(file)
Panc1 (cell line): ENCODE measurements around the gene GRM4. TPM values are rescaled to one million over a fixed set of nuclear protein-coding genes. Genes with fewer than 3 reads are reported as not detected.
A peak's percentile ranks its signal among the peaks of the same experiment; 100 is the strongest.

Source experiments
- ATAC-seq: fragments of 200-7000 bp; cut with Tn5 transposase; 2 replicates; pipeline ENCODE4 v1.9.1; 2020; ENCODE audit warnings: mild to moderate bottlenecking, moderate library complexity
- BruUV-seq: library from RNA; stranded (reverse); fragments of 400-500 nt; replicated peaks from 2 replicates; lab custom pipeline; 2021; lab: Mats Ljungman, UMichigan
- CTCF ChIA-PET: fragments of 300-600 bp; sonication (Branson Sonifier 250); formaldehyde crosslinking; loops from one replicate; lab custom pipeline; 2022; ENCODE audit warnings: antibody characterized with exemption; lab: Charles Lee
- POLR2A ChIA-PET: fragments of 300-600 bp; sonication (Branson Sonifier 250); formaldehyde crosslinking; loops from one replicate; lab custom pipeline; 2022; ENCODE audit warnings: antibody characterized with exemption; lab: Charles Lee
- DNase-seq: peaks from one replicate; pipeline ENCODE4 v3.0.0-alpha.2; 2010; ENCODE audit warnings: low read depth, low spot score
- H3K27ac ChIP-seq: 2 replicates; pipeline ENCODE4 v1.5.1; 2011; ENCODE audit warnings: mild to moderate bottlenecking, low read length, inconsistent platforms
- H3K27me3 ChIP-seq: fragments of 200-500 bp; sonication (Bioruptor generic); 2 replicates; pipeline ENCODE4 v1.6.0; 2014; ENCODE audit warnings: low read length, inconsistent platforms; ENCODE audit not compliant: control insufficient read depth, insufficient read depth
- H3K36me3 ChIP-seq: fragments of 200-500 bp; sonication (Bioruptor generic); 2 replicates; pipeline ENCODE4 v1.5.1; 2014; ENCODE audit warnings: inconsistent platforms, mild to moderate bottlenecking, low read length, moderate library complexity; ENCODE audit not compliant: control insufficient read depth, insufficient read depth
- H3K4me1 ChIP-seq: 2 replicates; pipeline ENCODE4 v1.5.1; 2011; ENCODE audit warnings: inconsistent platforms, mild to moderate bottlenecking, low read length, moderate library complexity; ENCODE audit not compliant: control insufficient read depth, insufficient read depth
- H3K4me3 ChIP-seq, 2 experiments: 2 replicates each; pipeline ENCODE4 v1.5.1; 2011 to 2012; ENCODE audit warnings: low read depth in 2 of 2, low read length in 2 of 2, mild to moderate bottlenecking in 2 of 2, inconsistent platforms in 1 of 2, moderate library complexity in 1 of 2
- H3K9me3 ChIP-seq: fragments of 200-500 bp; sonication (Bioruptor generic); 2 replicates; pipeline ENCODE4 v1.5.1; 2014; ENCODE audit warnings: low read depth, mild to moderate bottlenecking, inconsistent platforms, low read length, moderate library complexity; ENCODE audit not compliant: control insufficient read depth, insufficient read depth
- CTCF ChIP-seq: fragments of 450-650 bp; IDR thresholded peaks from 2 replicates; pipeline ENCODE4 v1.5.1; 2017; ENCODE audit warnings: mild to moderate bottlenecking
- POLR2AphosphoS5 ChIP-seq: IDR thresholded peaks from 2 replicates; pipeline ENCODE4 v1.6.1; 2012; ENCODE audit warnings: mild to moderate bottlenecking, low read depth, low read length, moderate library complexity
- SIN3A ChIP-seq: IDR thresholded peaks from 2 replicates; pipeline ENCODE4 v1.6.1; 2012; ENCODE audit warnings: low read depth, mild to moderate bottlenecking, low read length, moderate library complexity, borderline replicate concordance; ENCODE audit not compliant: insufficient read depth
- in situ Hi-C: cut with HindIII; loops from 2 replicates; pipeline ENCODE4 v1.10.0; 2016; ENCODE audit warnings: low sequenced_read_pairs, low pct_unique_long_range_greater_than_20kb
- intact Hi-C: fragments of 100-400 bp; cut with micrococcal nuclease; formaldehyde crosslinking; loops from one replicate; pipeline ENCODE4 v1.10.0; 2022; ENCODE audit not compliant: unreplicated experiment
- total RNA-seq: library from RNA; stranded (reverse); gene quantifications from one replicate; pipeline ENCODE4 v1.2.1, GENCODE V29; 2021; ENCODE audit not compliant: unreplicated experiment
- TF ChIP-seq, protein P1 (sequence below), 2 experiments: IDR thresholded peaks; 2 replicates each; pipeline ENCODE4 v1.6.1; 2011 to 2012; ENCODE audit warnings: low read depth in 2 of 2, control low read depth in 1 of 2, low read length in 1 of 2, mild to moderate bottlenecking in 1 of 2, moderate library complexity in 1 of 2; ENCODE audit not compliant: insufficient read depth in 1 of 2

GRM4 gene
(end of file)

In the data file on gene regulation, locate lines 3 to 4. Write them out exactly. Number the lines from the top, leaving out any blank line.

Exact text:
Source experiments
- ATAC-seq: fragments of 200-7000 bp; cut with Tn5 transposase; 2 replicates; pipeline ENCODE4 v1.9.1; 2020; ENCODE audit warnings: mild to moderate bottlenecking, moderate library complexity